Snowshoeing Lake Tahoe—there’s no better way to enjoy a wintery adventure in the Sierra. Low-snow conditions or obstacles like downed trees might delay cross-country skis, but they’re no match for snowshoes.
And what’s especially great about snowshoeing Lake Tahoe (or anywhere) is that it’s ultra easy and super fun for the whole family. If you can walk with a wide stride, you can snowshoe.
Camp Rich’s snowshoe trails have been a local and visitor favorite for decades, so we like to think we know our stuff. That said, if you’re new to snowshoeing or just new to snowshoeing the lake trails, this checklist is for you. We made sure to include the basic stuff you’ll need to know before heading out for some pristine snow touring.
Camp Rich’s Head-to-Toe Snowshoe Checklist
What to wear and bring
- Layering is the key to comfort and safety out on the snowy trails. Allow us to break it down for you:
- Inner layer: Go for synthetic or wool long underwear (no cotton, please!). They’ll keep you warm even when wet, unlike cotton.
- Mid layer: This is also called the “insulating layer,” and your best bet here is polyester fleece. It’s great at keeping the heat in while allowing for breathability while you move.
- Outer layer: For ultimate comfort, wear a waterproof shell jacket and pants. They’ll help keep you dry and ward off the wind chill.
- Top layer: This last layer includes your hat and gloves. Again, choose wool or synthetic materials for your hat and gloves to retain heat. For added comfort, wear a hat with a brim to help protect your face from sunburn and shield your eyes from the light.
- Sunglasses and sunblock: Don’t forget these essentials, especially on sunny days. The sun reflects off the snowy surface, so be sure to rub sunblock under your chin and the bottom of your nose, too.
- Lightweight backpack or hip sack: Inside, you’ll want to carry a handful of day-trip essentials such as sunscreen, a compass, a small first-aid kit, water, and snacks.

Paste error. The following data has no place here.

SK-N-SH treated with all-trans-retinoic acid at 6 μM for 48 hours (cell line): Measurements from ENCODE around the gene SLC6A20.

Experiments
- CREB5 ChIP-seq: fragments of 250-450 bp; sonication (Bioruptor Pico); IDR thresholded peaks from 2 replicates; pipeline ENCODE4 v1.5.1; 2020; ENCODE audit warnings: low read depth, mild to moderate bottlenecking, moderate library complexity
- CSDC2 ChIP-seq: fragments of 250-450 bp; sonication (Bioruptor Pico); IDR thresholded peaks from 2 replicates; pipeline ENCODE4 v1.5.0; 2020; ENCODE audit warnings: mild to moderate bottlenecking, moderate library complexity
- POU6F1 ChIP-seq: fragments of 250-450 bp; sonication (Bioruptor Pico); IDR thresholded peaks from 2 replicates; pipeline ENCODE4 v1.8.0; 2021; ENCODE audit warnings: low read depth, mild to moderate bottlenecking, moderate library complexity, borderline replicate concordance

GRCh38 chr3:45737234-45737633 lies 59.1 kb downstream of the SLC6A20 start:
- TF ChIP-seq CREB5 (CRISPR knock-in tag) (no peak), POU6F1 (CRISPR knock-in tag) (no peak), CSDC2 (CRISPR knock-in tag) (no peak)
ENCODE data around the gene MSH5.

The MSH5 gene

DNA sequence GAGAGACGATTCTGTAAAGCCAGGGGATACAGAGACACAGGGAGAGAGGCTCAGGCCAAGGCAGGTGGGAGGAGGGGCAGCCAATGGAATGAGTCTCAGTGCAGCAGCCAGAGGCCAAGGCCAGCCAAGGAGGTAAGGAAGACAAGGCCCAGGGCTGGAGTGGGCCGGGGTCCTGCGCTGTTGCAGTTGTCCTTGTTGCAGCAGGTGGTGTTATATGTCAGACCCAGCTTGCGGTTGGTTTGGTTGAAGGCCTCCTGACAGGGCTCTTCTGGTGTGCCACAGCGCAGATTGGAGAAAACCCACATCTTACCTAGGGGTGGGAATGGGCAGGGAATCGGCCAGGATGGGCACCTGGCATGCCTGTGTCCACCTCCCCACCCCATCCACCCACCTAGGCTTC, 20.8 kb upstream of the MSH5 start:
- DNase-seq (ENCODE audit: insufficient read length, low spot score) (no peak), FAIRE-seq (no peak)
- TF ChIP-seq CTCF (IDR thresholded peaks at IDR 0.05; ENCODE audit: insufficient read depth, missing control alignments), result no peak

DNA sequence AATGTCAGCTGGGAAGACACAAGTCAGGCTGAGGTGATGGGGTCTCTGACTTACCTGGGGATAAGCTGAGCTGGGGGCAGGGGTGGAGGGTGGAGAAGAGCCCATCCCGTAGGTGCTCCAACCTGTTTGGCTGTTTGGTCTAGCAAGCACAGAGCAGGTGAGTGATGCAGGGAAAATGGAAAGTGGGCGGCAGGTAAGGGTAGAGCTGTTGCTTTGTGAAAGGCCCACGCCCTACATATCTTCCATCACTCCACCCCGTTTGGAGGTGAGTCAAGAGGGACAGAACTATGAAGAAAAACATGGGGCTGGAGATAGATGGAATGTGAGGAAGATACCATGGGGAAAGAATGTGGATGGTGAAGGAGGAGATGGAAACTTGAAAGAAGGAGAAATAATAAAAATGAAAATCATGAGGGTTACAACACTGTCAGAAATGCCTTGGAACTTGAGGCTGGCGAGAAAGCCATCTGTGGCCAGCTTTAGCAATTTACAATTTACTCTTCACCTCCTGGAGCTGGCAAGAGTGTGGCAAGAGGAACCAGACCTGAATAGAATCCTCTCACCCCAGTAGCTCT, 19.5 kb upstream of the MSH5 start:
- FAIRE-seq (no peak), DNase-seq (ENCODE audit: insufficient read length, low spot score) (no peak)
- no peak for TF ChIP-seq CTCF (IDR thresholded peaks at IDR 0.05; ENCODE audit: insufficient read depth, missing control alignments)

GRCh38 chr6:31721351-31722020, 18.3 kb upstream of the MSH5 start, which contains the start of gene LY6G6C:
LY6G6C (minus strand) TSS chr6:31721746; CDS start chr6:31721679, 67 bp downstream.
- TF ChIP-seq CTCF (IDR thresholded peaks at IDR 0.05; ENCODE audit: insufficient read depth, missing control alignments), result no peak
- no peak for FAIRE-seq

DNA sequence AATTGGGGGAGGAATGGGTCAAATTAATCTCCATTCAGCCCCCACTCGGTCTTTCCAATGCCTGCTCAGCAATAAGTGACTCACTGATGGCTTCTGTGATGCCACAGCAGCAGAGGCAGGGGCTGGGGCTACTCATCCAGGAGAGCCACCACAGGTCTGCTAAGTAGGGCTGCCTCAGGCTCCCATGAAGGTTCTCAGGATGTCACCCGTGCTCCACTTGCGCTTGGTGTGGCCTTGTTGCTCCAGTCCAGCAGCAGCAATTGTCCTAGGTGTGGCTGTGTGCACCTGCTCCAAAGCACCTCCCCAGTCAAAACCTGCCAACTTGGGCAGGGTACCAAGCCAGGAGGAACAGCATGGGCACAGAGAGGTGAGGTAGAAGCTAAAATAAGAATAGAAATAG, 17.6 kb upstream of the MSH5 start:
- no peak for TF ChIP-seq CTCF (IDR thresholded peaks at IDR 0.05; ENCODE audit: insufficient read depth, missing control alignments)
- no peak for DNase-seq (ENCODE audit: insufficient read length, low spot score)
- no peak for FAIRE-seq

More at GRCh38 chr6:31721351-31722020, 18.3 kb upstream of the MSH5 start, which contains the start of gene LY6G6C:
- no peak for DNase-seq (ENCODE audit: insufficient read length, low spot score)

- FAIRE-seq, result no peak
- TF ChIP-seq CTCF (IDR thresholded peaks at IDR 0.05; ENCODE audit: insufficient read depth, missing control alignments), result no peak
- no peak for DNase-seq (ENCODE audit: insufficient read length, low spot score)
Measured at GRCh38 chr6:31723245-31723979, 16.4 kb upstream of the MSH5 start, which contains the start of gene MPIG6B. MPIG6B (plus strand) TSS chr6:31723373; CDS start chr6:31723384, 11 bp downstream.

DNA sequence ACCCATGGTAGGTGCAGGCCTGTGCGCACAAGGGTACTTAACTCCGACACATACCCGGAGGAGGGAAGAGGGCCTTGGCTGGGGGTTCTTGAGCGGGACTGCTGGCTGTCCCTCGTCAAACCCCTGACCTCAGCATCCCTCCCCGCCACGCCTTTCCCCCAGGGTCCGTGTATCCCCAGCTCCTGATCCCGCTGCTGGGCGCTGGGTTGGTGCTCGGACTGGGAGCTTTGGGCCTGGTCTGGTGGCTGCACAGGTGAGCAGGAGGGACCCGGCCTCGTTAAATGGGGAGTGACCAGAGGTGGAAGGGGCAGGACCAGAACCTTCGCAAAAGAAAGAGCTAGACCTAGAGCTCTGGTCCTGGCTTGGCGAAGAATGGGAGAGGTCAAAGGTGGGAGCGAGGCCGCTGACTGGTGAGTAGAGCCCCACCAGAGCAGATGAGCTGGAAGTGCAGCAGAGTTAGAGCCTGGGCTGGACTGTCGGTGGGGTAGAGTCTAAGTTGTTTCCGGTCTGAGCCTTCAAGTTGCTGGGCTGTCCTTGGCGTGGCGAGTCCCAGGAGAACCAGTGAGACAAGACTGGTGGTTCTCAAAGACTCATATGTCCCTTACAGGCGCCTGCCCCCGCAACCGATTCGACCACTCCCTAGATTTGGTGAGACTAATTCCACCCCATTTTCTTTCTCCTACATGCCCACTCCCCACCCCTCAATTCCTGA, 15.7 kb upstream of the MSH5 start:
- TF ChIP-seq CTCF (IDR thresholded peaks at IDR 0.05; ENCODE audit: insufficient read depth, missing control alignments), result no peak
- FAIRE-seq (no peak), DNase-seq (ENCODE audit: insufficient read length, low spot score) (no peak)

- Boots and socks: Choose insulated, waterproof, comfortable boots. Good old leather hikers work great. Make sure your socks are made from synthetic or wool fabric and include a wicking liner for added warmth.
Snowshoes come in all kinds of styles. But, practically speaking, there are three types of snowshoes based on terrain:
Flat: These are the go-to for just about everyone. They’re great for families looking forward to a day of tromping on the lake trails.
Rolling: A step up from the flat terrain type, rolling terrain snowshoes are best for steeper hills and moderate hiking.
Mountain: Rugged, steep, icy conditions call for the mountain terrain type, which are the tools for backcountry hikers and snowboarders.
If you’d like to try before you buy, Mountain Sports Center at Camp Rich offers snowshoe rentals for the whole family. Our team members are super nice, too. They’ll get you onto the right shoes and help you understand the differences between the types (if you’re curious).
If you’re in the market to buy, check out this great article by Mariane Davids in Snowshoe Magazine.
Snowshoeing Lake Tahoe Etiquette
At Camp Rich and many other local spots, you’ll be sharing the trails with cross-country skiers. And, as with any sport, there are rules to the game. Here are the most important ones:
On trails, skiers have the right-of-way because it’s easier and safer for a snowshoer to leave the trail to make way. Skiers work hard to create those cross country tracks you’ll see on the trails. Please avoid snowshoeing through them. Snowshoeing beside the ski tracks is the best bet. Remember to be kind to folks you meet on the trails. Who knows? You might just make a few new friends who’ll want to meet for hot toddies at The Beacon.
Annual Snowshoe Cocktails Races at The Beacon Bar & Grill at Camp Richardson.
Okay, our Annual Snowshoe Cocktail races don’t exactly qualify as a “snowshoeing basic,” but they’re so freaking fun, we had to throw them in the checklist (it is a Camp Rich checklist, after all). Plus, participating in the races can be a great way to give the sport a try (particularly if you have a good sense of humor). For race dates and details, check out this link.
Whatever you decide, don’t miss the opportunity to hit the Tahoe trails this winter. Happy hiking!